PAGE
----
On Monday, a Los Angeles man named Noe Iniguez became the first person ever to receive a sentence for violating California's new revenge porn law. Iniguez got one year in jail and 36 months probation for three criminal counts, one of which was revenge porn-related.

Revenge porn is awful. That's why California made it illegal. And Iniguez's case was particulary bad. The Los Angeles City Attorney wrote in a press release:

In December 2013, Iniguez, using an alias, allegedly began posting derogatory comments about his ex-girlfriend on her employer's Facebook page. In March, 2014 Iniguez allegedly posted a topless photograph of the victim on her employer's Facebook page which was accompanied by a message that called the victim a "drunk" and a "slut" and encouraged her firing from the company.

Now, Iniguez is going to jail for something awful he posted on the internet.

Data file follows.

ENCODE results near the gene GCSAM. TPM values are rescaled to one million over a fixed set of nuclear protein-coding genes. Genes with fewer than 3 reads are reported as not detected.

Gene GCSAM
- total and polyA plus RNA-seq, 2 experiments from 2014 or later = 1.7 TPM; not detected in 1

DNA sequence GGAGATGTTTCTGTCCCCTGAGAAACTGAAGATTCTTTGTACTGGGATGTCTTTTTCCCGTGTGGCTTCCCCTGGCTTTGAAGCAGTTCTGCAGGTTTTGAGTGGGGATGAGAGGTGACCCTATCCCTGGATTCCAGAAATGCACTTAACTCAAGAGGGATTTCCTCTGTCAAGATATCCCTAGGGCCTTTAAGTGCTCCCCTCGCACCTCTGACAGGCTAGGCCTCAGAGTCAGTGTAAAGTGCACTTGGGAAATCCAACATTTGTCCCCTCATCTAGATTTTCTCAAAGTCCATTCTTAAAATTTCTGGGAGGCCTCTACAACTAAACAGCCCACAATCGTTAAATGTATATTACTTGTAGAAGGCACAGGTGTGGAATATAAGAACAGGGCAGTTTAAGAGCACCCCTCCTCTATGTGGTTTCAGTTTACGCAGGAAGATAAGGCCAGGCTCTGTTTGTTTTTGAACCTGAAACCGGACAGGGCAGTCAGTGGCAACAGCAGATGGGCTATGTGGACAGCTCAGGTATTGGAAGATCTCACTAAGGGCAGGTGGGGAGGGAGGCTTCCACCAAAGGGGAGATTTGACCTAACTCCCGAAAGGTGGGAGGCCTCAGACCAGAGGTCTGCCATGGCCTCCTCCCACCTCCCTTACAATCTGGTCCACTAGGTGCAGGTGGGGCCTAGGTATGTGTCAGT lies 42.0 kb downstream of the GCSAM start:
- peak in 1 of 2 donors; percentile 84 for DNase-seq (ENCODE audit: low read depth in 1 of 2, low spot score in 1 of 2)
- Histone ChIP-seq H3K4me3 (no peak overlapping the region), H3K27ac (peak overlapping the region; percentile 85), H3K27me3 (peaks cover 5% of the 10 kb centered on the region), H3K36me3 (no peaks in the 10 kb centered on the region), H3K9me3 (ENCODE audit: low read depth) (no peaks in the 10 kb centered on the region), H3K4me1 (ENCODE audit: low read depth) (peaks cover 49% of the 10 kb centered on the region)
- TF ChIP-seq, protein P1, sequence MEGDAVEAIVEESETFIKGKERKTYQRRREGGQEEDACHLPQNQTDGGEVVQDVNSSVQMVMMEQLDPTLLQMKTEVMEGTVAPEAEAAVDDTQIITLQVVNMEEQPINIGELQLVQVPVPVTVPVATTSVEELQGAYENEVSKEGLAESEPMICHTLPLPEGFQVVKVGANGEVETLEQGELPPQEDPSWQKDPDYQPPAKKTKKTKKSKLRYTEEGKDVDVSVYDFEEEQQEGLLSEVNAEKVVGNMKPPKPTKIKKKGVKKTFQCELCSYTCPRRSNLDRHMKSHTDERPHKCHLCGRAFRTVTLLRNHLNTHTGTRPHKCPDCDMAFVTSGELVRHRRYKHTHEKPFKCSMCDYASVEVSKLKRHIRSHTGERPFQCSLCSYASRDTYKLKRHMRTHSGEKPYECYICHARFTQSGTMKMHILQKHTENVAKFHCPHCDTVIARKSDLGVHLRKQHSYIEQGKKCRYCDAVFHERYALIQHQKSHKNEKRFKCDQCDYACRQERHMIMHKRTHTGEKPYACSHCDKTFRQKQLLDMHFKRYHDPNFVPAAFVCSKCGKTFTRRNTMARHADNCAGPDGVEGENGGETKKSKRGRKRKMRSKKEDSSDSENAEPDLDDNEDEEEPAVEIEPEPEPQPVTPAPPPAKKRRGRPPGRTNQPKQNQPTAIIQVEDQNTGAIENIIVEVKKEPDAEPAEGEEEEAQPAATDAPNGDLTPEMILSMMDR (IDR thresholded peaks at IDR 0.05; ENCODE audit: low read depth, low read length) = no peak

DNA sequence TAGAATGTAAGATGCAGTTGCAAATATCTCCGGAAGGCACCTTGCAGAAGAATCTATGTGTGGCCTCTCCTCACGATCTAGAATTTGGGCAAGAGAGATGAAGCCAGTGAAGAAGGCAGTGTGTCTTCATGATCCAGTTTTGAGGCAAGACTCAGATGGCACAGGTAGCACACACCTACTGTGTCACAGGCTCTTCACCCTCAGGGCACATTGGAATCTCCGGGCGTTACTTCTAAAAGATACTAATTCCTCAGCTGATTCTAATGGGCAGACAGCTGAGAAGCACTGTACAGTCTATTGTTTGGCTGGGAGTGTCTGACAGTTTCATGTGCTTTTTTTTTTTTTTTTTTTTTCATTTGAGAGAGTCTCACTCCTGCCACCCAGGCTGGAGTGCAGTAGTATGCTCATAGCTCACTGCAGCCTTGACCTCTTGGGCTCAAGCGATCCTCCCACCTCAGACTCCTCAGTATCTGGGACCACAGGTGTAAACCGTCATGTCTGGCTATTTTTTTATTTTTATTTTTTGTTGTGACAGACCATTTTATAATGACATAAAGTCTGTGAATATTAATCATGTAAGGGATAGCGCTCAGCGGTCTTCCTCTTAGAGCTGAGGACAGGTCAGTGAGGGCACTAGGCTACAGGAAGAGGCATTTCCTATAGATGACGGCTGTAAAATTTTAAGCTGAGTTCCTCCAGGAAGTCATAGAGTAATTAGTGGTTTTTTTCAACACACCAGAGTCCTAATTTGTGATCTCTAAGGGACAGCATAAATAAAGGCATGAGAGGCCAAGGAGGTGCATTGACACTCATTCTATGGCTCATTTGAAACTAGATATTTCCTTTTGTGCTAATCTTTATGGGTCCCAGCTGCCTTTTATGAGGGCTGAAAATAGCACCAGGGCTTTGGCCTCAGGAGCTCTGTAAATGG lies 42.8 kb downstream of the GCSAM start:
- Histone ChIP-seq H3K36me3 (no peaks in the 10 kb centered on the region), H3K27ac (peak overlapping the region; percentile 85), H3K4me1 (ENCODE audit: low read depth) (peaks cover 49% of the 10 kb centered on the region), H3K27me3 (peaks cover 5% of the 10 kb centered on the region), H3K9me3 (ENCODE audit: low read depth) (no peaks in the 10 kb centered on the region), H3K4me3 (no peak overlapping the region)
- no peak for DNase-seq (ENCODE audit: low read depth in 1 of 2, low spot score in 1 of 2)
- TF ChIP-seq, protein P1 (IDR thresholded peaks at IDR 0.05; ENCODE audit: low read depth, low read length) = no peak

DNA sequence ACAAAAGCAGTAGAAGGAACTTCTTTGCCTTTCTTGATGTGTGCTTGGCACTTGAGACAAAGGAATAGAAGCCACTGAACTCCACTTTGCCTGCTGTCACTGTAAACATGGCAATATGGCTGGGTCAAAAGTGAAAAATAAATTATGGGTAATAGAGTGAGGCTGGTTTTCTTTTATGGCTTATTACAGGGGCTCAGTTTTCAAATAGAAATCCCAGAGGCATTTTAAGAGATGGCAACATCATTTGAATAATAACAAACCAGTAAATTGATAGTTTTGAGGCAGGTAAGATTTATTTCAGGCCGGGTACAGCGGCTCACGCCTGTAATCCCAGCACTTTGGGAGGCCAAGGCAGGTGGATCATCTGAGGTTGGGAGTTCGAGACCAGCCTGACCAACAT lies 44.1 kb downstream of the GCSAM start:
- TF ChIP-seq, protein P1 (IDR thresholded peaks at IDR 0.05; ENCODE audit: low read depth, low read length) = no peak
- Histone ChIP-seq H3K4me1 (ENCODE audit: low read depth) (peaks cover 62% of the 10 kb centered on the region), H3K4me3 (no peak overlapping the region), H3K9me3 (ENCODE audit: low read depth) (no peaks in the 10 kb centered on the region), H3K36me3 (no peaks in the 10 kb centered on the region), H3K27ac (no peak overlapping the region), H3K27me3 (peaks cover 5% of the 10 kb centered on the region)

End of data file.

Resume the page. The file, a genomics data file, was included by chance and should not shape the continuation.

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That someone would eventually receive a sentence like this was inevitable. California passed its revenge porn law last October, after the trend had hit a tipping point of sorts. Multiple websites—namely, Is Anyone Up—to host revenge porn had attracted national press attention. Is Anyone Up eventually shut down and reportedly faced an FBI investigation. Victims even banded together in a desperate attempt to seek justice for what was then a totally destructive yet totally legal attack. (Revenge porn remains legal in many states.)

The timing of the 36-year-old's sentencing is especially curious since it arrived on the same day the Supreme Court heard its first-ever case about free speech and social media. That case is more broadly about harassment and threats online, but revenge porn could be implicated in the ruling. We won't know for sure until sometime next year. [LA City Attorney via Ars Technica]

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